• Hi Thomas,

    Have a look here and see if this answers your question:

    For the values pertaining to the QPU in the online system, see also

    Let me know if this answers your question. 


    Comment actions Permalink
  • Hi Fiona - That is definitely what I want to adjust, but I don't know how to make the adjustments using the Python libraries. (I don't know how to set anneal_schedule parameters for the solver.)

    Comment actions Permalink
  • I downloaded the python source code and analyzed it to try and answer the question. I am taking a guess at answering the question. I think the annealing schedule can be passed in the anneal_schedule parameter (to a solver) as a list or tuple that includes "a series of pairs of floating-point numbers identifying points in the schedule at which to change slope. The first element in the pair is time t in microseconds; the second, normalized persistent current s in the range [0,1]. The resulting schedule is the piecewise-linear curve that connects the provided points." This matches what I expected for schedule data, but makes explicit the data types expected. (See below for the data type reference.) However, I still do not know which of these two forms is correct: [t1 s1 t2 s2 etc.] or [[t1 s2] [t2 s2] etc.] I suspect the former is correct, but I will need to find out through experimentation.

    For anyone curious of what I did to figure this out (although my guess may not be correct), read on:

    Clone the repository: dwave-system (

    Find references to anneal_schedule: find . -type file -exec egrep -Hi "anneal_schedule" {} \;

    ./dwave/system/composites/ 'anneal_schedule': ['parameters'],
    ./dwave/system/composites/ u'anneal_schedule': ['parameters'],
    ./dwave/system/composites/ u'anneal_schedule': ['parameters'],
    ./dwave/system/samplers/ u'anneal_schedule': ['parameters'],
    ./tests/unit/ 'anneal_schedule': '',

    [At face value, looks good, because it may contain an example of usage. However, that code contains the line 'anneal_schedule': '', which is very misleading since it implies the parameter takes a string. And, in fact, that may be the case, though it would contradict later findings that the parameter should be a list or tuple.] looks like the most general class with a reference.

    There is only one reference, which is in the comments for def parameters(self):

    The code seems to silently pass on any parameters passed. I know everything must go through SAPI at some point, so pull up the docs repo that defines SAPI: [This was a lucky guess -- there could have been layers of abstraction between the sampler and SAPI.]

    Global search for anneal_schedule, assuming it is passed through as-is. Top hit is QPU (Hardware) Solvers (

    There are 13 references to anneal_schedule, but no indication of which one is a "good" one to investigate. (There is a reference to "anneal_schedule" in the left nav bar index under "Solver Properties and Parameters Reference" --> "QPU (Hardware) Solvers" --> "Parameters" --> "anneal_offsets". However, I discovered this post facto since the left nav bar is collapsed by default, and the semantics of each document repository are independent.)

    I searched for each instance of "anneal_schedule" in the page to eventually find the one I was looking for, the sixth reference. (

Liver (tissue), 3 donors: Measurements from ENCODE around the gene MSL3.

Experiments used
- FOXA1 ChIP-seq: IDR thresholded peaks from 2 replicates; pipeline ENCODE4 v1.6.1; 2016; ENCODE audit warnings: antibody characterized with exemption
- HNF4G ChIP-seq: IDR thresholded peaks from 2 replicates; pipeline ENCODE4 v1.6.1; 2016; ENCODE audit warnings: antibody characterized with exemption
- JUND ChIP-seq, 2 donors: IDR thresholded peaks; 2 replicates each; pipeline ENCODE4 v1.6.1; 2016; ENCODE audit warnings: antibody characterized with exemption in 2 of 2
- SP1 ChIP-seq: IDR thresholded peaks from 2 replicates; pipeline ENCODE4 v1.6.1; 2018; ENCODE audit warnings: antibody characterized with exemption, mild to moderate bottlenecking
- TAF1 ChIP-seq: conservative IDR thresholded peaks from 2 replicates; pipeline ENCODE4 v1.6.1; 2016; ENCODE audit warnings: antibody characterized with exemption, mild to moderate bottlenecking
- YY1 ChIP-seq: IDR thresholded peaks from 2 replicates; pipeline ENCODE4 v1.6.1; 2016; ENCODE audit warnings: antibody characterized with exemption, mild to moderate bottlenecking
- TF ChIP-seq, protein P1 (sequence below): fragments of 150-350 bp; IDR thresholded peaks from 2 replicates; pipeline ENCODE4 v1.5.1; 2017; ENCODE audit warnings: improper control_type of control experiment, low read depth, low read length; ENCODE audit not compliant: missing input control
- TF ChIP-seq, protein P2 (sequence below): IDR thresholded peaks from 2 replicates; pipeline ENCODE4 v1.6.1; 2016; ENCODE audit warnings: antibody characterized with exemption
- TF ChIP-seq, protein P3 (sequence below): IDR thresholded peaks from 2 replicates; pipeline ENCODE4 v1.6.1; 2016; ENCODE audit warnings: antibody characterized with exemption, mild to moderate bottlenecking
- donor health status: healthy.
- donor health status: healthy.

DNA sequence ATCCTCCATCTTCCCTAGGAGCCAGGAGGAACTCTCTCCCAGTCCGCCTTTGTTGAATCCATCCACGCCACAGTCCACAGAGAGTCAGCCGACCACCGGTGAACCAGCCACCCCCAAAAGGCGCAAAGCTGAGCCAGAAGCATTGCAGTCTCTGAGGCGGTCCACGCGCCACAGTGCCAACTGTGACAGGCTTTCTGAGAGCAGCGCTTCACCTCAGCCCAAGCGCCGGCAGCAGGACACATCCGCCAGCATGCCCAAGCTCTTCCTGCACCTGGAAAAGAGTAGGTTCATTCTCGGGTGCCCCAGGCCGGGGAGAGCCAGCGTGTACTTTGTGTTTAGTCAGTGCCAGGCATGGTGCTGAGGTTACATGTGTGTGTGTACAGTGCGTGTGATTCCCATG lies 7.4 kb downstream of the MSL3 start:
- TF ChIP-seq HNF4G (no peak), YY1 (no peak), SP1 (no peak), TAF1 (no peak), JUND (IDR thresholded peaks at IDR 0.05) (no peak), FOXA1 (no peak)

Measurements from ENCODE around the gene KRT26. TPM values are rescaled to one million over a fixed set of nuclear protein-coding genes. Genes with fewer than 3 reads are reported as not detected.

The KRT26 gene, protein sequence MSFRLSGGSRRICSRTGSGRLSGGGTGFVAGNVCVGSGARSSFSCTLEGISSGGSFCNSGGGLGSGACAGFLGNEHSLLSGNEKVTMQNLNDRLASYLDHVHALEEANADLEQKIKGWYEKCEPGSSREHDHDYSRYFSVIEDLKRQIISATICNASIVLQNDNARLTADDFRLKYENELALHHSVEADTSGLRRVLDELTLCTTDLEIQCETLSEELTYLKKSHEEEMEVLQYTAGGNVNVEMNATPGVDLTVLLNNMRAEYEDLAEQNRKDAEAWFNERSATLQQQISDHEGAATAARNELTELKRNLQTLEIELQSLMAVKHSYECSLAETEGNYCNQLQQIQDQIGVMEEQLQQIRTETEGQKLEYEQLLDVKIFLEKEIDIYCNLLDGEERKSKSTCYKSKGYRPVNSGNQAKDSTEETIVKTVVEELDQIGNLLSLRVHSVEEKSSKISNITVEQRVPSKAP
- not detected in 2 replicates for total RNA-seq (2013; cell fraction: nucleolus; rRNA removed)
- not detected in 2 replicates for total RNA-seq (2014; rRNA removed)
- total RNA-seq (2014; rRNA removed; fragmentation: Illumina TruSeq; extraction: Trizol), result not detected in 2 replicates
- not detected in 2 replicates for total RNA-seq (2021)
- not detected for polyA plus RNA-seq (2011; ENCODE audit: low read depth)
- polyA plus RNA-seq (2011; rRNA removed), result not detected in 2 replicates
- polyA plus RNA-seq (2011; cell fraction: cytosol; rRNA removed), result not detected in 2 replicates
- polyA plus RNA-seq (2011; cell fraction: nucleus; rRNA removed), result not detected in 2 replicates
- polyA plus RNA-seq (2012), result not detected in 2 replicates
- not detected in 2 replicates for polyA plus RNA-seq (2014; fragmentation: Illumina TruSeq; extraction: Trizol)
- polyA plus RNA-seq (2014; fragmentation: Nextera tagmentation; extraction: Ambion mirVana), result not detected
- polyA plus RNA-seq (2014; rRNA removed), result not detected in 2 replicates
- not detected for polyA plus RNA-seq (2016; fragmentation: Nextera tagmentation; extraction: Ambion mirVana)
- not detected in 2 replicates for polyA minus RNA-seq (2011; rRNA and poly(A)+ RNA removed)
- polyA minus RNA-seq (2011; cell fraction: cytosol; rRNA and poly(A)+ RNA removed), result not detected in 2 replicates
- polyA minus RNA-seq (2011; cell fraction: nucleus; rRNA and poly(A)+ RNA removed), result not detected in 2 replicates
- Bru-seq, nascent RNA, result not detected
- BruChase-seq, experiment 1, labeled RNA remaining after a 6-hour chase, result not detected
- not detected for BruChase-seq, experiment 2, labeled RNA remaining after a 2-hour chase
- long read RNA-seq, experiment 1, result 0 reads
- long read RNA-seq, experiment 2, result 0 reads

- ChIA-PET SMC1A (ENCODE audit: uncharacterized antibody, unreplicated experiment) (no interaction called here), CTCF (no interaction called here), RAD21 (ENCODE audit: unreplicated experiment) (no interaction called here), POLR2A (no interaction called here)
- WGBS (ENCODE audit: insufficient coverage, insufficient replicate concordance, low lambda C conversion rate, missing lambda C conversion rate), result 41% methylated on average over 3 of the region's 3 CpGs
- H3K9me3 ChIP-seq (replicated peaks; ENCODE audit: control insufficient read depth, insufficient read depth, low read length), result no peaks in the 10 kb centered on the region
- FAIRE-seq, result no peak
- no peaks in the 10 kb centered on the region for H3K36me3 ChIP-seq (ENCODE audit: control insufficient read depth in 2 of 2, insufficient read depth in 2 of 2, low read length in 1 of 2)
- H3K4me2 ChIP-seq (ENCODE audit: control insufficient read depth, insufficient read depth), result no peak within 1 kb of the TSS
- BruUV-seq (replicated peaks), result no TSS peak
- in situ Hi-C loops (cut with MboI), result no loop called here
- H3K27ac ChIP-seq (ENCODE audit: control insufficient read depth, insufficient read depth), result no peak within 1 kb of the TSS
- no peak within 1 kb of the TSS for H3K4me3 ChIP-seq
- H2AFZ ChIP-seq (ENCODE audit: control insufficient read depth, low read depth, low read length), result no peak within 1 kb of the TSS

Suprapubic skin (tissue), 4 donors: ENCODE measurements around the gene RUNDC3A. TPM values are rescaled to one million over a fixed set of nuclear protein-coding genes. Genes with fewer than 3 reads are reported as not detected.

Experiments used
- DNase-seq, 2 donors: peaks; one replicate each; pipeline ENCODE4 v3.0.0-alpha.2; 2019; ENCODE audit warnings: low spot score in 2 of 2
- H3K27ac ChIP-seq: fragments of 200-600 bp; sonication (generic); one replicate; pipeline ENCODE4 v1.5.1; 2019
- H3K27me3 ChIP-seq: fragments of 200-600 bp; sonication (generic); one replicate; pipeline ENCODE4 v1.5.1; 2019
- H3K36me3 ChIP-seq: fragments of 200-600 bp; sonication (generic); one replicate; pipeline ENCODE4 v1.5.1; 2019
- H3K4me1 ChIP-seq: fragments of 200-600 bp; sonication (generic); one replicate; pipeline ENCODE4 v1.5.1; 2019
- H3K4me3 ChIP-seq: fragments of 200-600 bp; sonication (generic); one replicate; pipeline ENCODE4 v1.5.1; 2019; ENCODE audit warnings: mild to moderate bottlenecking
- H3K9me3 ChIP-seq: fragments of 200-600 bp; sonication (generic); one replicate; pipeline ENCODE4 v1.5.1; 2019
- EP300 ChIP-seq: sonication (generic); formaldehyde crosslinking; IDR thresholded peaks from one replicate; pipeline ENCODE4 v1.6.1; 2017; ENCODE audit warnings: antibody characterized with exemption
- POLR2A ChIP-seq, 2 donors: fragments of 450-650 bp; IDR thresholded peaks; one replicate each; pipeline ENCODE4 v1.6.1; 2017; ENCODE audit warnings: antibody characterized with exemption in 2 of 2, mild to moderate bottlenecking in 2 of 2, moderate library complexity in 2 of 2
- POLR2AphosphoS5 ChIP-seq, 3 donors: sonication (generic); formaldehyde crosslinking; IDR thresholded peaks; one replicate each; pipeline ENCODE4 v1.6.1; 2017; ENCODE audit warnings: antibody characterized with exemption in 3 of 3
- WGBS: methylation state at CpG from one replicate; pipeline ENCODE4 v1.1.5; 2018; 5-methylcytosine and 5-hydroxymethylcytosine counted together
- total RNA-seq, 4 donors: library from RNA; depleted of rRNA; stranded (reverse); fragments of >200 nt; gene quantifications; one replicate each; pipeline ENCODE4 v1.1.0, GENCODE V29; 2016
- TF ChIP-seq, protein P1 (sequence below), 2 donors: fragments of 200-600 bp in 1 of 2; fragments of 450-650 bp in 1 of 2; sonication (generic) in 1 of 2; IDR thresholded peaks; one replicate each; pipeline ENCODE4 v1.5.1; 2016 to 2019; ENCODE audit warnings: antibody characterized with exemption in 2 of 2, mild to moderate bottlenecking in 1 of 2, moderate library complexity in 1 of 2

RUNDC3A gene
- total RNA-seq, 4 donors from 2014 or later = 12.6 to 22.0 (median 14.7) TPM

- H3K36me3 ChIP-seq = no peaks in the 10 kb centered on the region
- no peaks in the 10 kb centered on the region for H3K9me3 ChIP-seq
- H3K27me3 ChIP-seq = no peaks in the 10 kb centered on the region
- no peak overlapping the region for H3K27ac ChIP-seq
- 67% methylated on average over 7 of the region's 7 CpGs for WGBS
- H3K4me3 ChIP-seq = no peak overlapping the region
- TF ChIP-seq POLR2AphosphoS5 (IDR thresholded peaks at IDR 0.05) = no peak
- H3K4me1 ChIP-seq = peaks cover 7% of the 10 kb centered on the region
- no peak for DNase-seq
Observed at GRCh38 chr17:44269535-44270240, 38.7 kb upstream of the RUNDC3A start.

The description gave me insight into how to set the anneal_schedule, in a generic way. The Python semantics was not explained.

    I (literally) randomly scrolled around the document to see if some other text might give a clue. I did not search for Python since this document was generic and in the repository that described SAPI, which is a REST interface that accepts JSON.

    I was lucky - the page above the anneal_schedule section was titled "Parameters," and had a brief section stating "Format varies by SAPI client:" Under that section it stated "For Python, supply the values as a list or a tuple."

    I knew what kinds of values I wanted to submit, and this brief, unassuming statement informed me of the data type to pass to the solver in the Python code.

    Pop the stack and resume coding.

    At this point I will try some experiments to figure out the exact syntax. The catch, however, is that I have no way of knowing whether the semantics are correct. It is possible that something I have not discovered manipulates the values before sending them to SAPI. To verify, I can try to change the annealing schedule and observe the results, seeing if the observations back up my hypothesis that everything is passed through unchanged. Whew! It's like I have to do physics. :-)


    Comment actions Permalink
  • Hi Thomas,

    Thank you for the detailed report, we appreciate the time and effort! There are some very good points about documentation that I will pass on. In the mean time, I will create a support ticket to see if we can answer your questions more directly.

    Comment actions Permalink
  • Hi Thomas

    I'm sorry you had to go on such an expedition through the documentation!  We are going to be improving the search functionality shortly and hope that will help you somewhat.

    In the meantime, I didn't see you mention this document yet, which provides a reference for all solver properties:

    specifically, this section may be useful:

    Comment actions Permalink
  • Also: you might want to use dimod.samplers.DWaveSampler to send the params:

    sampler = DWaveSampler()
    sampler.sample(bqm, anneal_schedule=..., etc=...)
    Comment actions Permalink
  • Update on setting the global anneal schedule:

    The correct data structure seems to be a list of lists. For example,

    [ [0E+00, 0E+00], [1E-03, 4.29E-03], [2E-03, 8.53E-03] etc. ]